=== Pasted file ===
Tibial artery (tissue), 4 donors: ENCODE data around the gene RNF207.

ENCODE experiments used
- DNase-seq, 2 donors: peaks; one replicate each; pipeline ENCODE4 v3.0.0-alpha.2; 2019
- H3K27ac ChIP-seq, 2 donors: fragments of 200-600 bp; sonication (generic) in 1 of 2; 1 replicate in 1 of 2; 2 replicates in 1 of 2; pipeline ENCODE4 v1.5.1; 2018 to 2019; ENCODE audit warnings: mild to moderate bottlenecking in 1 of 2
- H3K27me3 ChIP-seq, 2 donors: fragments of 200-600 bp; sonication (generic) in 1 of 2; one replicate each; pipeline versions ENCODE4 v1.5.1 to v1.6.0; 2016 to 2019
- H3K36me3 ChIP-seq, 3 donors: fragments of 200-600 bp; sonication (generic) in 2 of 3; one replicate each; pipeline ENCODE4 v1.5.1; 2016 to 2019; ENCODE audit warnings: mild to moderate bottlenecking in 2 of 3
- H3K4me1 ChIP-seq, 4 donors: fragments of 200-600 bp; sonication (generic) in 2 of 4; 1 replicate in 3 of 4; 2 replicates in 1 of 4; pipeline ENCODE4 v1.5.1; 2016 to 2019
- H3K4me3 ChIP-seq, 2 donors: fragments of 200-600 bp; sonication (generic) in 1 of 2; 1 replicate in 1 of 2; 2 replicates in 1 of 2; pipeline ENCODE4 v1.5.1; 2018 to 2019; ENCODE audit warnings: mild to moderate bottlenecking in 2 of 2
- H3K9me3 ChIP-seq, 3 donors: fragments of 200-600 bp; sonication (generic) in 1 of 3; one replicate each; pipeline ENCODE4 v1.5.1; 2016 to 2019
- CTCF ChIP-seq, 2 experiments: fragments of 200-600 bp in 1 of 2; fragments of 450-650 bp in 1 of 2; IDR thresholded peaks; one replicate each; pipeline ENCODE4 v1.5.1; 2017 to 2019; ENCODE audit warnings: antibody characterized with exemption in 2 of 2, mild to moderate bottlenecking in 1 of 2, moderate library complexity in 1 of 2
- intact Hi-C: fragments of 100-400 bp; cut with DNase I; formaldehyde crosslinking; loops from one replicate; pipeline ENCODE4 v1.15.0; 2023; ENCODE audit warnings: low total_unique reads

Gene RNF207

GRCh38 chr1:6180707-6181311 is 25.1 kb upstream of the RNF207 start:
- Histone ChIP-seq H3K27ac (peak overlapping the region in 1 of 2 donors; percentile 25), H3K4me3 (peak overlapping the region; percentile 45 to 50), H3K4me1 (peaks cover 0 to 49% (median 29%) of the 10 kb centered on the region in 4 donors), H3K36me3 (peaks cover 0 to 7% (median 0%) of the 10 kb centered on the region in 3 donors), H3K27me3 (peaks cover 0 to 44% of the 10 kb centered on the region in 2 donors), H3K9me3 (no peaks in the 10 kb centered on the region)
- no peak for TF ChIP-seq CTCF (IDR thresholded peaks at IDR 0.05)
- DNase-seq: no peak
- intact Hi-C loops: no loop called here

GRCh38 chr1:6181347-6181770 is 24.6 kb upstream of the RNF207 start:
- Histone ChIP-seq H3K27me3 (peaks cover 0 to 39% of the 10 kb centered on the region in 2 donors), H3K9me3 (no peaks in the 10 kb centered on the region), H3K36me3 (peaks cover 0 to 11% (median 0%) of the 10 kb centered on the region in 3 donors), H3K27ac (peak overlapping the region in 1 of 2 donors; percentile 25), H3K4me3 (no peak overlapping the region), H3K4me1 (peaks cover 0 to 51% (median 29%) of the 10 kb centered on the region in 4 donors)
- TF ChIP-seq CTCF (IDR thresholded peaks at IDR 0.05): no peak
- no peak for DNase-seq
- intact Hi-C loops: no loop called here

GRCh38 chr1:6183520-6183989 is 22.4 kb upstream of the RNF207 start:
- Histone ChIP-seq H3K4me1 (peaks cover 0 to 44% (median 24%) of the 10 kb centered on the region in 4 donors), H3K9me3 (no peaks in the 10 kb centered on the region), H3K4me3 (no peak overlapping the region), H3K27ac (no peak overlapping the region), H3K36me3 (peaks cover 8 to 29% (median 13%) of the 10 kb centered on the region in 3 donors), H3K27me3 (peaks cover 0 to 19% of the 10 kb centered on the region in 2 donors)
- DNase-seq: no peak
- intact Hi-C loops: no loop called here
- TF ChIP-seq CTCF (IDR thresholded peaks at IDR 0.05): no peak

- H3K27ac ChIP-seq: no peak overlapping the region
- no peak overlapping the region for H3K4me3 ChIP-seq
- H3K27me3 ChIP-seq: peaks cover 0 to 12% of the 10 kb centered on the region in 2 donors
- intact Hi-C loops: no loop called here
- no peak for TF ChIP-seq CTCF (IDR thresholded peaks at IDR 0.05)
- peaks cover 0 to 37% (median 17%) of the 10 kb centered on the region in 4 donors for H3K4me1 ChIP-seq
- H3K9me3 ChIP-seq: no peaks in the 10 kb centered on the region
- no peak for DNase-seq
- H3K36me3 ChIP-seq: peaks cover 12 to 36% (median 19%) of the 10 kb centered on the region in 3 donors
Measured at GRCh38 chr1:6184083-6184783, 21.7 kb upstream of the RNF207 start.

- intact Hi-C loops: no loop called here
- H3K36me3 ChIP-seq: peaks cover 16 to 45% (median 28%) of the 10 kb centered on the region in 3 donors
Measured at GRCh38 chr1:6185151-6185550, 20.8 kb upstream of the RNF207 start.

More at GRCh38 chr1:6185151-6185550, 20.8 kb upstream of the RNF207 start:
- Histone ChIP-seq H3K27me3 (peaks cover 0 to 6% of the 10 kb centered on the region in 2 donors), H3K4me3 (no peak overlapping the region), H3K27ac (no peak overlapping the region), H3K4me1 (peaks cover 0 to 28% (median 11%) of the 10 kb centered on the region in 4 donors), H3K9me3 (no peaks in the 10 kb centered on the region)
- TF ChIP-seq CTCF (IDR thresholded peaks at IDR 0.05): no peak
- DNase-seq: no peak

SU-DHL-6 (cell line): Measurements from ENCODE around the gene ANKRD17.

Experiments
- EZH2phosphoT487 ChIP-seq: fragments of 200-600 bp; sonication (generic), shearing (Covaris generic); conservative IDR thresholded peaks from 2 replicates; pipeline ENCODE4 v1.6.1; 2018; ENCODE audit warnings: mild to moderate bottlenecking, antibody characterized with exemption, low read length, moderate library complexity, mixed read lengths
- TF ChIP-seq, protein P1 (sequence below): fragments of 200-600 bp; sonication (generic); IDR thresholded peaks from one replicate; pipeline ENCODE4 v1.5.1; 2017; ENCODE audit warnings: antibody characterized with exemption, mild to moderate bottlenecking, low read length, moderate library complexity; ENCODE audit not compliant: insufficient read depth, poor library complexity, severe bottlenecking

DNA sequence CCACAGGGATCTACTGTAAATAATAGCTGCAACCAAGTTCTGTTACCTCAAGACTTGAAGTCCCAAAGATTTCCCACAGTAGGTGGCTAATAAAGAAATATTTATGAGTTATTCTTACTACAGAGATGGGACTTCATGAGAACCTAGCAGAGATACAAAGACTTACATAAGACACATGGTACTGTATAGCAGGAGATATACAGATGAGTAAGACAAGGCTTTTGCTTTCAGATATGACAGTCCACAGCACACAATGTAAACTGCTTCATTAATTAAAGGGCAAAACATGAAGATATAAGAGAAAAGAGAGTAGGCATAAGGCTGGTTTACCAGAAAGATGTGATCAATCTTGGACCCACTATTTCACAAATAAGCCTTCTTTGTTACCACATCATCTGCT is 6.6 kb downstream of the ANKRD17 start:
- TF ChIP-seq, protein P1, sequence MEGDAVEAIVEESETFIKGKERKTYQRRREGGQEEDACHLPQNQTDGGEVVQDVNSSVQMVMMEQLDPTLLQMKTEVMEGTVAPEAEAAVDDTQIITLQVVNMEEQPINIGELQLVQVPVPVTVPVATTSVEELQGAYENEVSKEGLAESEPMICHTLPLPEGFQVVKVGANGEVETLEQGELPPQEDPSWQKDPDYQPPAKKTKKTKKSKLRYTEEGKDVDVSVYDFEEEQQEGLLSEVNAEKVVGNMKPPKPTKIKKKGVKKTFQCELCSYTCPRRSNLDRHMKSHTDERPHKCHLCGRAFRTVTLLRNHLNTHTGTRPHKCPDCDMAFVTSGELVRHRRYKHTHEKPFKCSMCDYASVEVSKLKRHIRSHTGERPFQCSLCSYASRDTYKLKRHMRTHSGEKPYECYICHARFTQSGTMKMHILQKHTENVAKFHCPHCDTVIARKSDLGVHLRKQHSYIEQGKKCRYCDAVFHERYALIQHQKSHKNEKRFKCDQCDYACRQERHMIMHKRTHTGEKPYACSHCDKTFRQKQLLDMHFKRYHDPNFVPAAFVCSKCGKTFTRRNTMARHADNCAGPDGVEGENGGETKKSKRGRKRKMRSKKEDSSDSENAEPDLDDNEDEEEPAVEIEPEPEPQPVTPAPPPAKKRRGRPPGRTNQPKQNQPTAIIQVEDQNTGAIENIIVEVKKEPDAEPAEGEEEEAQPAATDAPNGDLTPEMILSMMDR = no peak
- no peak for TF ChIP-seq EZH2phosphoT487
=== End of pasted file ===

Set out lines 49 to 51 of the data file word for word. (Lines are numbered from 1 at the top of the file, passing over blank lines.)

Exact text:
DNA sequence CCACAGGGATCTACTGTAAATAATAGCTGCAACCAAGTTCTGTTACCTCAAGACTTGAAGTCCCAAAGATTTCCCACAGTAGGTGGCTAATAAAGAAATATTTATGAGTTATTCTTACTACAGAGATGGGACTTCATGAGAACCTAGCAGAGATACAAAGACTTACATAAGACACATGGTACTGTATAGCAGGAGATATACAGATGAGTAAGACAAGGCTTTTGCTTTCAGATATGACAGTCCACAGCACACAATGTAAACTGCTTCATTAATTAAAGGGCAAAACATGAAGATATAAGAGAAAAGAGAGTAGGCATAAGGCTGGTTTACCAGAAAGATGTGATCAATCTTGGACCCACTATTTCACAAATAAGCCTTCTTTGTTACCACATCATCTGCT is 6.6 kb downstream of the ANKRD17 start:
- TF ChIP-seq, protein P1, sequence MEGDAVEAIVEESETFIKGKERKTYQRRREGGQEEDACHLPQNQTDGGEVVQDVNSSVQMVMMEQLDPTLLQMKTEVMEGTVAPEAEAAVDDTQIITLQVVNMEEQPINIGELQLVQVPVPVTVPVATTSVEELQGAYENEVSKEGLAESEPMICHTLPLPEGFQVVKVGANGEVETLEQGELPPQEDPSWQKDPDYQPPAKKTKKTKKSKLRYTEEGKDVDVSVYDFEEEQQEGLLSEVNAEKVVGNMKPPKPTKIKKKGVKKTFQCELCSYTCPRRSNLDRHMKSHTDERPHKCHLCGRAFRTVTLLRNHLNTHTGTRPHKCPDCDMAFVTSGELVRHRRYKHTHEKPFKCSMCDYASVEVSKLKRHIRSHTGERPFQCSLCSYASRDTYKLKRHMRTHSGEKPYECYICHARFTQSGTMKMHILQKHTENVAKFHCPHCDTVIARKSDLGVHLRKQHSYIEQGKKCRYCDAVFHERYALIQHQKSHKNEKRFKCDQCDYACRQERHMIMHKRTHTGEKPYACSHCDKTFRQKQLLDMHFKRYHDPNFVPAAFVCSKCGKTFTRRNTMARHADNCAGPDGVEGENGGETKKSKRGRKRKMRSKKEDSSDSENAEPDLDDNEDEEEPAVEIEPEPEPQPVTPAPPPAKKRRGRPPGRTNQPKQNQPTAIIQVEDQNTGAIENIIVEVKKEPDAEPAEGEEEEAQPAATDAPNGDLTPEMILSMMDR = no peak
- no peak for TF ChIP-seq EZH2phosphoT487